The ICC T20 World Cup Qualifier explainer
The two-week long ICC T20 World Cup Qualifier has gotten underway earlier today with Singapore defeating tournament favourites Scotland in a last-ball thriller.
The stakes are high as 14 sides from different regional zones battle it out for six spots in next year’s T20 World Cup to be held in Australia.
The competition will follow a similar pattern of the last T20 World Cup Qualifier edition that took place in 2015 for the showpiece event in the subsequent year – the only difference is this time around all matches will be given T20I status.
Which teams are competing?
Hong Kong, Ireland, Netherlands, Oman and Scotland had automatically qualified for the Qualifier for having participated in the previous World T20 in India. The United Arab Emirates qualified by virtue of being the tournament host with the matches scheduled to be conducted in Dubai and Abu Dhabi.
Papua New Guinea made it through the East Asia-Pacific qualifier while Jersey progressed due to a superior net run rate compared to Germany in the Europe Regional Finals. Singapore triumphed in the Asian Qualifiers as Canada and Bermuda are the participants from the Americas. The three nations from Africa include Namibia, Kenya and Nigeria.
What about Zimbabwe? Weren’t they readmitted recently?
The No. 12 ranked Zimbabwe were initially part of the competition but they were suspended from ICC events due to political interference three months back. ICC confirmed Nigeria would replace Zimbabwe, having finished third in the Africa Regional Finals in May.
Zimbabwe were readmitted as an ICC member a few days ago but with the tournament starting on October 18, it was too late for Zimbabwe to rekindle their chances for a T20 World Cup berth.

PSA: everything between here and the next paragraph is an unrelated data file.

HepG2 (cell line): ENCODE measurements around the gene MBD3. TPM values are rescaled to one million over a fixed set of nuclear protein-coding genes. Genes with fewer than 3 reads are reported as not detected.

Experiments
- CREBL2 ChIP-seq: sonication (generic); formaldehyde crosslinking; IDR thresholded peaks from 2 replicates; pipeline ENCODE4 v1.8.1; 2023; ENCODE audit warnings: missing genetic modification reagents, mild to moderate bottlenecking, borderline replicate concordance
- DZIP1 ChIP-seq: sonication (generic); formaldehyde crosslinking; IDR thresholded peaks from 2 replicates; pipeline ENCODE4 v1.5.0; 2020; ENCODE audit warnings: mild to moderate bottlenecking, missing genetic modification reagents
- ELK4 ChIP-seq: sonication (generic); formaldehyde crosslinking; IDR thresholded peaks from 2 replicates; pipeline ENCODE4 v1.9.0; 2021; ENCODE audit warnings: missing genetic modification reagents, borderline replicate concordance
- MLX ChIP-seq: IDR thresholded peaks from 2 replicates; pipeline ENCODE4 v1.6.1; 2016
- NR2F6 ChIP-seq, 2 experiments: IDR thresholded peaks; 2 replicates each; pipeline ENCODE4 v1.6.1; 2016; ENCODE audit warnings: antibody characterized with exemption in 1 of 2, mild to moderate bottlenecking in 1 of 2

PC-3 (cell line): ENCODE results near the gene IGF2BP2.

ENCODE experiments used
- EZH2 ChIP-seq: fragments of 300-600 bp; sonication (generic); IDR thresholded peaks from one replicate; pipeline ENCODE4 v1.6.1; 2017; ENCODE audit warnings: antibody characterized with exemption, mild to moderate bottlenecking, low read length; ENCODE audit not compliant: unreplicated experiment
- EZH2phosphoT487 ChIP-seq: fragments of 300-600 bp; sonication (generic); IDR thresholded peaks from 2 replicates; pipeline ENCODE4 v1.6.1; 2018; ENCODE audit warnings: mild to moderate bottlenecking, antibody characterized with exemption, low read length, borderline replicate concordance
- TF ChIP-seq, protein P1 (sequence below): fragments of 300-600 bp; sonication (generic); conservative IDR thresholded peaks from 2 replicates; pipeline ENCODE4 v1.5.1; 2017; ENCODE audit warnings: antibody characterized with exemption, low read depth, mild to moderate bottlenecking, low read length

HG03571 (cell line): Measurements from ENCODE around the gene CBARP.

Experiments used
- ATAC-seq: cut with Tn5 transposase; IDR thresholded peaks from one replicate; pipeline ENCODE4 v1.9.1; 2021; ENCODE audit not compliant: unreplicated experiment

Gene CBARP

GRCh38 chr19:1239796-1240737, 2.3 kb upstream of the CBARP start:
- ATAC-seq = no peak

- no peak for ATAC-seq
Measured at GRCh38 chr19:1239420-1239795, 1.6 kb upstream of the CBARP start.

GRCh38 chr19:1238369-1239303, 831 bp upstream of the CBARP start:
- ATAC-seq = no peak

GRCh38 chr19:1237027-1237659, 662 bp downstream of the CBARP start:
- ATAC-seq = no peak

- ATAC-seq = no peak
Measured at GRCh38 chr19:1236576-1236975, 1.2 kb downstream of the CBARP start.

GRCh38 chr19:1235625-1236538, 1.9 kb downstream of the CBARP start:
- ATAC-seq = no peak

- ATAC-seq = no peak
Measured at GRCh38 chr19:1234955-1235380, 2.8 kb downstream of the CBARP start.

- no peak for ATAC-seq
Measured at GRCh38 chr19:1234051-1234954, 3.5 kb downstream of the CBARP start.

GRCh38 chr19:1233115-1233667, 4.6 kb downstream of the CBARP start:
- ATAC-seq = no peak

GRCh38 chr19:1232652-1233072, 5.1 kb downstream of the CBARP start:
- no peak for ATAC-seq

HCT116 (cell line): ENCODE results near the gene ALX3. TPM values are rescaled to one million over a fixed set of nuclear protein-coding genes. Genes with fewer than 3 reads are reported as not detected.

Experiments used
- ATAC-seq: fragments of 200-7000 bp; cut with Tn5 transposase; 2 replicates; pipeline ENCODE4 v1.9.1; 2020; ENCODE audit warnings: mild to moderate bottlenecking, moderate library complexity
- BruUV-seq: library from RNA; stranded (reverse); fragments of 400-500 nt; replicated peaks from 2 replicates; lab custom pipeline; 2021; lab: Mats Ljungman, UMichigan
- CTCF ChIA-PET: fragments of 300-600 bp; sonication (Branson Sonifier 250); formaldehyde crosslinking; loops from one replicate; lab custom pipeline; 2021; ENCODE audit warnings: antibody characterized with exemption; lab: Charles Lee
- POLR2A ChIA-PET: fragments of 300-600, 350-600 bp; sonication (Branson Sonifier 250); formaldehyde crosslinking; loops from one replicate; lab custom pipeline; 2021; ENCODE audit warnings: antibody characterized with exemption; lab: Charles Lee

How does the qualification work?
A rather complicated qualification scenario awaits but it resembles the playoffs style method opted by T20 leagues.
The 14 teams are divided into two groups of seven sides each. The group-toppers will directly qualify for the T20 World Cup. Meanwhile, the second and third-placed teams of each pool will clash in semi-final playoffs with the two winners also sealing their respective World Cup spots.
The last two slots up for grabs will be filled by the victors of the matches between losers of the playoffs and the fourth-placed sides in the group.
Does this mean these teams will play with the big boys next year?
Not quite. The six successful teams will join Sri Lanka and Bangladesh in two groups of four sides in the first round of the World Cup. The top two teams in both groups will qualify for the Super 12 phase of the tournament which will also feature the eight ICC members, who directly qualified.
This could entail the prospect of only two of the Associate nations heading into the business end of the World Cup but it nevertheless presents a viable opportunity to make their mark in international cricket.
Can we rule out the possibility of upsets?
Ireland, Scotland, Netherlands and Oman are generally touted as the top teams to breeze past oppositions and go through to the World Cup. Hosts UAE were rocked by suspensions of three players including captain Mohammad Naveed owing to corruption charges on the eve of the T20 qualifiers, putting into doubt their chances of succeeding.
However, T20 cricket is not too predictable and Singapore’s two-run win over the strong Scotland side demonstrates the perplexity of the shortest format. Teams like Bermuda and Namibia packed with young players can surely spring a few surprise victories but would be hoping to do it on a consistent basis.